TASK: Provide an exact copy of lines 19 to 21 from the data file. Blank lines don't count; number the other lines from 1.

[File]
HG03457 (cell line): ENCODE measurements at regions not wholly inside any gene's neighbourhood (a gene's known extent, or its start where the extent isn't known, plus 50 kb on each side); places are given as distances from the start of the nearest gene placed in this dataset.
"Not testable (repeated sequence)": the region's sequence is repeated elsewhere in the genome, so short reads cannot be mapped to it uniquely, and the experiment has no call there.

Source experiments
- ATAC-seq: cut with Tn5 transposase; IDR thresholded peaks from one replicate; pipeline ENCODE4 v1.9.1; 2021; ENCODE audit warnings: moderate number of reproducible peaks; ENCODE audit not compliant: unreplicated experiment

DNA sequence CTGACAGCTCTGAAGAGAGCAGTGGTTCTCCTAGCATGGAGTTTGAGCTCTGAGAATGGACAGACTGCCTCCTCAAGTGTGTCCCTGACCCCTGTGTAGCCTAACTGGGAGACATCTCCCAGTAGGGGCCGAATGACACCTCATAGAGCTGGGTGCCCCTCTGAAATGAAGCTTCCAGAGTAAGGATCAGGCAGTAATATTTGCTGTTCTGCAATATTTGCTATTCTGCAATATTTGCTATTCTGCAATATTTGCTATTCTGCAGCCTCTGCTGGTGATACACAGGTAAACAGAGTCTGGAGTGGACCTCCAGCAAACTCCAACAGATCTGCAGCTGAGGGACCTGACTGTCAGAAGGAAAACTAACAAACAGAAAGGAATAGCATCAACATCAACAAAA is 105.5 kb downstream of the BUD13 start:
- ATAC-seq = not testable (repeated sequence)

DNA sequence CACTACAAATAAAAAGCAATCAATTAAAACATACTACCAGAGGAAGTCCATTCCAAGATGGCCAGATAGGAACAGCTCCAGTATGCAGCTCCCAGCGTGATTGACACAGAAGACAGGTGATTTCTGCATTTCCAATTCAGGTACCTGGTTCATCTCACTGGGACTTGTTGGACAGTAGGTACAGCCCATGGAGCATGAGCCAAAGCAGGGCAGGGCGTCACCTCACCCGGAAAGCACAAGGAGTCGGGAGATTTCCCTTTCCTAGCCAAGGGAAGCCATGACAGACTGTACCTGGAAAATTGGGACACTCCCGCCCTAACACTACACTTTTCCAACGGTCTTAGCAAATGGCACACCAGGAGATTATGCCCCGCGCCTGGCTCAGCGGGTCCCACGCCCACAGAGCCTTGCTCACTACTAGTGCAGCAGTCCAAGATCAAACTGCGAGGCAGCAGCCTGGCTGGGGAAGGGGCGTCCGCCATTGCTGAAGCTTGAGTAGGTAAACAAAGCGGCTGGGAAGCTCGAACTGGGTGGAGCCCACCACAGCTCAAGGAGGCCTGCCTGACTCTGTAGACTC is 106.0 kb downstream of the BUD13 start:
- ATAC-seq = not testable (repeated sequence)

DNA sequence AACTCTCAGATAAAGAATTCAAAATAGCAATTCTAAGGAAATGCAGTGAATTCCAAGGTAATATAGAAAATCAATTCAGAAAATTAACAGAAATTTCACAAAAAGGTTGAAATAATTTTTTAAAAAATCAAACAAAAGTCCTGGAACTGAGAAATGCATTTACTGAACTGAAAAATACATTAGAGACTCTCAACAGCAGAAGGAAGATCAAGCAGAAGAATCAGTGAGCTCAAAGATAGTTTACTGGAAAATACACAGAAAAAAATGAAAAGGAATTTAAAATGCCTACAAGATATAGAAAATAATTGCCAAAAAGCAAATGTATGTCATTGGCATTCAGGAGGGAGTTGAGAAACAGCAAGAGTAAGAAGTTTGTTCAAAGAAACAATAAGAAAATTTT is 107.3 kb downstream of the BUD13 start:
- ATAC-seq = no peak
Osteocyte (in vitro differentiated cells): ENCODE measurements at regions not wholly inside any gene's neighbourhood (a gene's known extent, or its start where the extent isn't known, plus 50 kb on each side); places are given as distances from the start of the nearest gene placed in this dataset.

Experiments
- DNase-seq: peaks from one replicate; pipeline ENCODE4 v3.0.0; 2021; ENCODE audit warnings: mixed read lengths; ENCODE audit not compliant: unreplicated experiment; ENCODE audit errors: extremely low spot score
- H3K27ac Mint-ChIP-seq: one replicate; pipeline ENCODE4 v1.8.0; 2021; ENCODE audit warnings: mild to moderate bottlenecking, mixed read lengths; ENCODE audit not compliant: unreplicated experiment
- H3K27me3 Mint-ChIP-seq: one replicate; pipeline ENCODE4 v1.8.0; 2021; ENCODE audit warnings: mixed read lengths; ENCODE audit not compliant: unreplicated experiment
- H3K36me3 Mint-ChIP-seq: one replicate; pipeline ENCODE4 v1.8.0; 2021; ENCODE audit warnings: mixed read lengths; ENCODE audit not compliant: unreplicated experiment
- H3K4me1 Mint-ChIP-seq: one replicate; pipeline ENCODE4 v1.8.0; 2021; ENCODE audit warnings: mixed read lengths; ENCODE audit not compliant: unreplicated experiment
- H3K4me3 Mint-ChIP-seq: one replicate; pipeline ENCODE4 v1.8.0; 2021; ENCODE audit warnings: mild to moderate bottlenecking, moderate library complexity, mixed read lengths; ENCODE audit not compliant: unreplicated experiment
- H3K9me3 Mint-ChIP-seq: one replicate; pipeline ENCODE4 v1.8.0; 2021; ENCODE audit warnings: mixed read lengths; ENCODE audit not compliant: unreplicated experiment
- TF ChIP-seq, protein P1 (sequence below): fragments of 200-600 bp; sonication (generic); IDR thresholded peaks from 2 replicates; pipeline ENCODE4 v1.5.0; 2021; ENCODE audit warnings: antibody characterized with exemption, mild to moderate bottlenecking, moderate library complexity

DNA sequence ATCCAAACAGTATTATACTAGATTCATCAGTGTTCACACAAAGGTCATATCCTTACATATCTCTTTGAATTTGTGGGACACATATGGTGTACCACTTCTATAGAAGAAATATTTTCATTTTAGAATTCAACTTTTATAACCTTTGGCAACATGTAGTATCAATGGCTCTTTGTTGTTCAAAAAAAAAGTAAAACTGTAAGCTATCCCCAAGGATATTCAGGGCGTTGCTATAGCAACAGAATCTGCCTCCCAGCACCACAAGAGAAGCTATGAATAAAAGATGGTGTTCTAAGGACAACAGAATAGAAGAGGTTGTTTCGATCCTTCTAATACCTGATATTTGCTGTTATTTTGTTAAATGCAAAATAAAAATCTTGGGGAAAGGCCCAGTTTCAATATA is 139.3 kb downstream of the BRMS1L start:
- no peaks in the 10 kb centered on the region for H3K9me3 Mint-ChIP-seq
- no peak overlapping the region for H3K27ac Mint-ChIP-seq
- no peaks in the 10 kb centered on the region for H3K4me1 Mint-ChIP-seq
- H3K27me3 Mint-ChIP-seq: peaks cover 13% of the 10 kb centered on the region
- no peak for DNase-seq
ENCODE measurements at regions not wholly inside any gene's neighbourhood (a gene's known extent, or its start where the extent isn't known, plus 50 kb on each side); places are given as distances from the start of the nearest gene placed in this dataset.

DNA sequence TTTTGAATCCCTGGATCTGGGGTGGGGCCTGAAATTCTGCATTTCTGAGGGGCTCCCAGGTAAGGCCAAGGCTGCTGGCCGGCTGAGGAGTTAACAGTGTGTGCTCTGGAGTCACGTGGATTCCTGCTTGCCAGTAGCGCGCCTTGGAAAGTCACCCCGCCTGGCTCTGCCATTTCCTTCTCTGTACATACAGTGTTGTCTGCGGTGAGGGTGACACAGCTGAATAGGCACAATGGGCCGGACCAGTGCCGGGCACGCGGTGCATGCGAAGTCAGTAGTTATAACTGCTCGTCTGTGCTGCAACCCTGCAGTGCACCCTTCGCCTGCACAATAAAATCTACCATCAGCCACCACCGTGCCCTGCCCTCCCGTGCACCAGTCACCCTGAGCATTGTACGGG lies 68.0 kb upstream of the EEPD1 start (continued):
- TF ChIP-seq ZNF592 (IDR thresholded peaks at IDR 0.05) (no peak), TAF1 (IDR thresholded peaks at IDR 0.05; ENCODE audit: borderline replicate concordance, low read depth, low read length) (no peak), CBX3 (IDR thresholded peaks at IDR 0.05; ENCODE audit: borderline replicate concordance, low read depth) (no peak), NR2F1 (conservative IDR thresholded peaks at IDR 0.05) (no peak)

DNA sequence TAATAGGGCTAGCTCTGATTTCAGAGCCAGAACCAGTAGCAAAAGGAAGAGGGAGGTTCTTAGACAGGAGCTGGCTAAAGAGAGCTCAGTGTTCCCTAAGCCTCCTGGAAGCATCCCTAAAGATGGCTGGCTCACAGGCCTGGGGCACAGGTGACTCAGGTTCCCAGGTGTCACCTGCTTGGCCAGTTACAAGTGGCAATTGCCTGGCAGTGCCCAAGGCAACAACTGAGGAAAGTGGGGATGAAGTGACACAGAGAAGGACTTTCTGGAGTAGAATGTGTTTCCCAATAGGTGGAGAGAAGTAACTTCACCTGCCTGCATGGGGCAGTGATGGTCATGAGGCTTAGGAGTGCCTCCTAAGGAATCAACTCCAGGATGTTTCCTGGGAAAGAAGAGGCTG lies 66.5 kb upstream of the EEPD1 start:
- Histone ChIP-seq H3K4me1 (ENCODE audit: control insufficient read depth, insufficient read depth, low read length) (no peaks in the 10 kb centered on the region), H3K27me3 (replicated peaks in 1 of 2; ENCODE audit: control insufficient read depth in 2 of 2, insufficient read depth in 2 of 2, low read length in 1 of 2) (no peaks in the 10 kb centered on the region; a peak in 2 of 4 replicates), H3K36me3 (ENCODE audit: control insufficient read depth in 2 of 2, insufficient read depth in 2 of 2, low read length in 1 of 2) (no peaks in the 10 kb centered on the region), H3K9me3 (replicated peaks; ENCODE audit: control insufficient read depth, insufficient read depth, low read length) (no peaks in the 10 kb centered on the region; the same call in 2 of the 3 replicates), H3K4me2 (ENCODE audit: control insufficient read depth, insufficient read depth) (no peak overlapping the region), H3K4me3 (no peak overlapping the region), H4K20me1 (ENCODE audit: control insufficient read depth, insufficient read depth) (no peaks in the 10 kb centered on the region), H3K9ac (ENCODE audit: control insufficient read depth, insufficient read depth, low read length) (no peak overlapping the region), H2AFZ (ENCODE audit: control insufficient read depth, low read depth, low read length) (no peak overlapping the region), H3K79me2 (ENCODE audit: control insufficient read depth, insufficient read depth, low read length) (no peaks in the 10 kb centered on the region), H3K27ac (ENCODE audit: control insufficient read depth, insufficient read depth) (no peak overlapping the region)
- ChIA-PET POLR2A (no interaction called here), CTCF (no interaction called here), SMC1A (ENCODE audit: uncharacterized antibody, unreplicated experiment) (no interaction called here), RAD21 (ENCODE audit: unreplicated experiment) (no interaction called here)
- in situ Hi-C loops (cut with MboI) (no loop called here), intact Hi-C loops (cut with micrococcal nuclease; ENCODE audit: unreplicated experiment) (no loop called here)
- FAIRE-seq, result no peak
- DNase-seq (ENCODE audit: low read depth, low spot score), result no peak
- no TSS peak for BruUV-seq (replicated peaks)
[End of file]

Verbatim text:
- H3K9me3 Mint-ChIP-seq: one replicate; pipeline ENCODE4 v1.8.0; 2021; ENCODE audit warnings: mixed read lengths; ENCODE audit not compliant: unreplicated experiment
- TF ChIP-seq, protein P1 (sequence below): fragments of 200-600 bp; sonication (generic); IDR thresholded peaks from 2 replicates; pipeline ENCODE4 v1.5.0; 2021; ENCODE audit warnings: antibody characterized with exemption, mild to moderate bottlenecking, moderate library complexity

DNA sequence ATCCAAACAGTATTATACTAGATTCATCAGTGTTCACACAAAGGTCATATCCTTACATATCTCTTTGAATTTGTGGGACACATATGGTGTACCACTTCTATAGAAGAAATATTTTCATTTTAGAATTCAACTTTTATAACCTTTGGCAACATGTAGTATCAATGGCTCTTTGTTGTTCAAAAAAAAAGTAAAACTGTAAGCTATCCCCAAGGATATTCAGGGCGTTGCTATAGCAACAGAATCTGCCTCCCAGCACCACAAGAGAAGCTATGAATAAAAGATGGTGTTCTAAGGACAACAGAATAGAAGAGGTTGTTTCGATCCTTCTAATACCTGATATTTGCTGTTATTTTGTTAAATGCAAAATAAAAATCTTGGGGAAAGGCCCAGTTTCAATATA is 139.3 kb downstream of the BRMS1L start: